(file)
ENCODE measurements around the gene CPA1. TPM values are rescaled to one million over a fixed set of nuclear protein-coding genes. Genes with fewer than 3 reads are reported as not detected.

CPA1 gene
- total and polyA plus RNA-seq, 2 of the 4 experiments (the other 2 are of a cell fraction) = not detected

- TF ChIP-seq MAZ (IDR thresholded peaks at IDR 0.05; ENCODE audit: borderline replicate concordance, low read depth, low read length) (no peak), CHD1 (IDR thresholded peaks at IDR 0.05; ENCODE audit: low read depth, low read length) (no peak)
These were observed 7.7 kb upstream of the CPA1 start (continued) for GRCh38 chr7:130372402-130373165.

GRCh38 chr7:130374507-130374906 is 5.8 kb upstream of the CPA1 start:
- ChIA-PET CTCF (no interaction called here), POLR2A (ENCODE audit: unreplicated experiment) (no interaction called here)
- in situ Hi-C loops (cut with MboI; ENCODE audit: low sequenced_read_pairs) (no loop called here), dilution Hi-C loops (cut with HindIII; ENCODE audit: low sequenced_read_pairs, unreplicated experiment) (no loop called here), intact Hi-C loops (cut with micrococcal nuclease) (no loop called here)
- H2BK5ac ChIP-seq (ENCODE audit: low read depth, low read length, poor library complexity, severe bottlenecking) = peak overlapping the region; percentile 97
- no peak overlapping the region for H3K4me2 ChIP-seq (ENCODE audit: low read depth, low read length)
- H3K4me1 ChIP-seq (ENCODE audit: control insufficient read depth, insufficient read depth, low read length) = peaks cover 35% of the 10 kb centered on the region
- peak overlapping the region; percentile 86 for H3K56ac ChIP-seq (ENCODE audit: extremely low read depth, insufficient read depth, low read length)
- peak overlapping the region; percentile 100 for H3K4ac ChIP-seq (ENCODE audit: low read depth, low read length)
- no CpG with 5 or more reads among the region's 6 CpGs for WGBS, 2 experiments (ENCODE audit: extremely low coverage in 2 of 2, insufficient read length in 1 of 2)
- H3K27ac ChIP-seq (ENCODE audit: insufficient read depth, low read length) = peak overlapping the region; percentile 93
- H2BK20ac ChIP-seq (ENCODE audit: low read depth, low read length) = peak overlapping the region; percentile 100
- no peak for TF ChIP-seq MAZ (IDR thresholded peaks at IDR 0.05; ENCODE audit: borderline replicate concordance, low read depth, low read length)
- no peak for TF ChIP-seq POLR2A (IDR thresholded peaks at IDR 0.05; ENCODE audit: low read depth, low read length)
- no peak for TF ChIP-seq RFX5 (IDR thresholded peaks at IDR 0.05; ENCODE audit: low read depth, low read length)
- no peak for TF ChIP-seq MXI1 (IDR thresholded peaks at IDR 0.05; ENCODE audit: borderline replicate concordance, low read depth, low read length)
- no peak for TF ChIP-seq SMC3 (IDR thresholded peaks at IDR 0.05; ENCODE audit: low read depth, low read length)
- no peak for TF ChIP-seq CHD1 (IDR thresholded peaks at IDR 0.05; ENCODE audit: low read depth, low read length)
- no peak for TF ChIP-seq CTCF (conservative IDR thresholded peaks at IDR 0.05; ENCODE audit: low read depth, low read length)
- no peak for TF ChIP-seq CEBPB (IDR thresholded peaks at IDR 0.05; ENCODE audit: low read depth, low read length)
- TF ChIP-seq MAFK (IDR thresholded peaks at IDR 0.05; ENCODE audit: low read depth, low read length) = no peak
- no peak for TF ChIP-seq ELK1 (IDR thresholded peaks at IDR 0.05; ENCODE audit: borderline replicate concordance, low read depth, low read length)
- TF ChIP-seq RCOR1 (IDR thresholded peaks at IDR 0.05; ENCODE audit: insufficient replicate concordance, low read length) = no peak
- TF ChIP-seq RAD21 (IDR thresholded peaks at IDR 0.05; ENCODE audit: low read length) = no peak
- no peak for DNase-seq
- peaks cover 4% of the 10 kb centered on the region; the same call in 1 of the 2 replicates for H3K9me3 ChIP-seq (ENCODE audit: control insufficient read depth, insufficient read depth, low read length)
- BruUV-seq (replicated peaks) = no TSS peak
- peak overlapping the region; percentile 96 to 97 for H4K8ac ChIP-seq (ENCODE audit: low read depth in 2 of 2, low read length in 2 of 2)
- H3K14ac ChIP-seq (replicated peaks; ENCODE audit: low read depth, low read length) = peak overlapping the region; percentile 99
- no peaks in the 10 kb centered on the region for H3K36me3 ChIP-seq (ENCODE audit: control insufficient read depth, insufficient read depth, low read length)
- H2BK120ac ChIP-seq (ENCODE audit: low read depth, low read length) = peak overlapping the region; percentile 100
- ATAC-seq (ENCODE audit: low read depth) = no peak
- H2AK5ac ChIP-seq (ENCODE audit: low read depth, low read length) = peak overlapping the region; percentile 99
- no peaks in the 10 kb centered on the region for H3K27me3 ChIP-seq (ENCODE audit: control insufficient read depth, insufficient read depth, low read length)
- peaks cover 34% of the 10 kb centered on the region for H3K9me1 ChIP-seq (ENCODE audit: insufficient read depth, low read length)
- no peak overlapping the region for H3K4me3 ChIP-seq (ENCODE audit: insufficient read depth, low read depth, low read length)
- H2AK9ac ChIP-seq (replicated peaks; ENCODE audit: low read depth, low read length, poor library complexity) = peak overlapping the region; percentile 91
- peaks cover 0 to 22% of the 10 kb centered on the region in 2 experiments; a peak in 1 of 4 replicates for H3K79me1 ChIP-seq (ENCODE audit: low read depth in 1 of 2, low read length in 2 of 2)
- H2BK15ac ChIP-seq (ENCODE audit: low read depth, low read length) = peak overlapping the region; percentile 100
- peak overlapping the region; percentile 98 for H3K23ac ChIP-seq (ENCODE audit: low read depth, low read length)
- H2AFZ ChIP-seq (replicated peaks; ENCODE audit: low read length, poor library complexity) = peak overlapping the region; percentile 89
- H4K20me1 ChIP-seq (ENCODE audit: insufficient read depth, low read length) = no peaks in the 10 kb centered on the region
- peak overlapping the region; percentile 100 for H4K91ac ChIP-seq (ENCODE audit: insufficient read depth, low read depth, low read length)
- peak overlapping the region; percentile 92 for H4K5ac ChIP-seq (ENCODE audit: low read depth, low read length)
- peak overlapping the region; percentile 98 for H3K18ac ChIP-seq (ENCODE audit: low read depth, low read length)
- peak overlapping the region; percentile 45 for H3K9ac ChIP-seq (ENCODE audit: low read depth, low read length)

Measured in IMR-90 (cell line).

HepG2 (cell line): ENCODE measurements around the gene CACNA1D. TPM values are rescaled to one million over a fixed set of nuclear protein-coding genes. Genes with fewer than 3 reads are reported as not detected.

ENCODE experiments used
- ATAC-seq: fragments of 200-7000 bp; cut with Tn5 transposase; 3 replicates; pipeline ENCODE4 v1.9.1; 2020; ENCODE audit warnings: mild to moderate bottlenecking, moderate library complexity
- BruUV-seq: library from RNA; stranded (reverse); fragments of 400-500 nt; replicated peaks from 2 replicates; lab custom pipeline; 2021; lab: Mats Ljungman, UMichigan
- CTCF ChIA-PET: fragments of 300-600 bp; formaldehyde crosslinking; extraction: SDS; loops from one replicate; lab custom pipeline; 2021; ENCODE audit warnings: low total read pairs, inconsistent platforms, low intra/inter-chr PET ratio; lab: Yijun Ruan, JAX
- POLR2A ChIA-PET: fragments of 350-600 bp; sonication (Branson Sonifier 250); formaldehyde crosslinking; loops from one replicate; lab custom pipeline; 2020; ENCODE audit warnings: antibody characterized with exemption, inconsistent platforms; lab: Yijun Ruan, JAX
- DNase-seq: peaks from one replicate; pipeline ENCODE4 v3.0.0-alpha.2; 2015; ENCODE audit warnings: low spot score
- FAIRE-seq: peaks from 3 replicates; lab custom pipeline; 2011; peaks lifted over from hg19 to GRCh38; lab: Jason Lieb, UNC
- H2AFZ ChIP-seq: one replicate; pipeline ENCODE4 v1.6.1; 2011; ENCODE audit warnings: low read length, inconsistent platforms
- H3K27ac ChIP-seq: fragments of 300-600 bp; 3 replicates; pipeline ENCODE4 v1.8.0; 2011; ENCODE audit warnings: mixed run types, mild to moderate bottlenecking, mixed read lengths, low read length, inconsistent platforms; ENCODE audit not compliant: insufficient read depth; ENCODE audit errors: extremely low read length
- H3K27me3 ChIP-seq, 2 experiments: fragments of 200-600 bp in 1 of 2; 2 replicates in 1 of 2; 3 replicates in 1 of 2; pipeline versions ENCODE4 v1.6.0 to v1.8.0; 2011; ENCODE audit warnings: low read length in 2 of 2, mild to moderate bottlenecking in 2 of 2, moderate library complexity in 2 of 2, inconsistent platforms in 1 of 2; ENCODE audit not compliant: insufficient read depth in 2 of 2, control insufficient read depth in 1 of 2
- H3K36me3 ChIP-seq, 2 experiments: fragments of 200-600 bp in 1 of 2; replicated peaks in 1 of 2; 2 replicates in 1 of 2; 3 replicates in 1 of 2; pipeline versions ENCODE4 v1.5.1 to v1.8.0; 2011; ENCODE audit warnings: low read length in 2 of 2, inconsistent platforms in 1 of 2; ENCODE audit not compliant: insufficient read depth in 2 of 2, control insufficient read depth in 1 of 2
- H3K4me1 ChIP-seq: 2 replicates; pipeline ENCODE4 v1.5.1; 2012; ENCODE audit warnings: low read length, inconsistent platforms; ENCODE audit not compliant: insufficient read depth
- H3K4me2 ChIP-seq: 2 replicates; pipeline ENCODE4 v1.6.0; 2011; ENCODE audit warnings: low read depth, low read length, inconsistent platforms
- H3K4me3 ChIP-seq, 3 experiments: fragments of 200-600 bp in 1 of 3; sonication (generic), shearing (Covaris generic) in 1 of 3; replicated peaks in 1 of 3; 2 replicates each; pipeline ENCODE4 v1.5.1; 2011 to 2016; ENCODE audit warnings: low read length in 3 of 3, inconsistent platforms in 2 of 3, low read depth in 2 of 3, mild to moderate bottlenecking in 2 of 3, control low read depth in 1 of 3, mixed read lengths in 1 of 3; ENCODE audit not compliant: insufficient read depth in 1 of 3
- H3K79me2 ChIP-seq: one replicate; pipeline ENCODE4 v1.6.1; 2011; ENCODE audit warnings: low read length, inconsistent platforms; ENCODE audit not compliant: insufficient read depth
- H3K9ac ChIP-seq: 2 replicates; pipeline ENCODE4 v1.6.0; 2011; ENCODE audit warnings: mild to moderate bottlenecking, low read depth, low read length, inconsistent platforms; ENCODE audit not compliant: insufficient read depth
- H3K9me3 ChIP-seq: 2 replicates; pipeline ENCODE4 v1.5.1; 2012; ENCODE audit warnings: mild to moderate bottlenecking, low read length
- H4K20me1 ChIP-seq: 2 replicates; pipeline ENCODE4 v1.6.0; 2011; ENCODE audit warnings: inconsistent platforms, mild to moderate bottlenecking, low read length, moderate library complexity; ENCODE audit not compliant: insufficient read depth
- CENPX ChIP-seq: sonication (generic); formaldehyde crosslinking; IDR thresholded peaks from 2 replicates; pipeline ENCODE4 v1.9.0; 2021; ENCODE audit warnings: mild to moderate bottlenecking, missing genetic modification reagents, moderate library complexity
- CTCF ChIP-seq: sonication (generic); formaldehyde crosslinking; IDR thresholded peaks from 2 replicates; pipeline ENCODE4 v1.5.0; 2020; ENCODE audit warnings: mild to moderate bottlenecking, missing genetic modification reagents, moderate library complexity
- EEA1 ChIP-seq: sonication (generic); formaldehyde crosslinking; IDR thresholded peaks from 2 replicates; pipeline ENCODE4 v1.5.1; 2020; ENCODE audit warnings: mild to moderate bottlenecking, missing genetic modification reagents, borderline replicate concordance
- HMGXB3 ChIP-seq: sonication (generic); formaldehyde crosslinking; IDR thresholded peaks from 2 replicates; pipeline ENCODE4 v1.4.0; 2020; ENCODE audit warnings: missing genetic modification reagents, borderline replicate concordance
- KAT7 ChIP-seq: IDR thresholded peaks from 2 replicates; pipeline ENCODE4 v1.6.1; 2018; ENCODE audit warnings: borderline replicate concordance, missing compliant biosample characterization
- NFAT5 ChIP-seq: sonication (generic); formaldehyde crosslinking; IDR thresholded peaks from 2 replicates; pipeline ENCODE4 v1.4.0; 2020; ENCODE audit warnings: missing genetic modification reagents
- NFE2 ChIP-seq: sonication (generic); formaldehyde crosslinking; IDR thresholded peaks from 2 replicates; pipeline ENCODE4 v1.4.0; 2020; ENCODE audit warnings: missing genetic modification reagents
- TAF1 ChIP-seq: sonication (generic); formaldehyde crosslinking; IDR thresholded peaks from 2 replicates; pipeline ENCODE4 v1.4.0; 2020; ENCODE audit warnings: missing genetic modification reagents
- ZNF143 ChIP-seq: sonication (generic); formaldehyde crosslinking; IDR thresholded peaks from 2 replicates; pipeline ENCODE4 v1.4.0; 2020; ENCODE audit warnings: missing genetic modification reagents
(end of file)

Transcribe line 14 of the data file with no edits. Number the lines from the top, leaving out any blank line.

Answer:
- no CpG with 5 or more reads among the region's 6 CpGs for WGBS, 2 experiments (ENCODE audit: extremely low coverage in 2 of 2, insufficient read length in 1 of 2)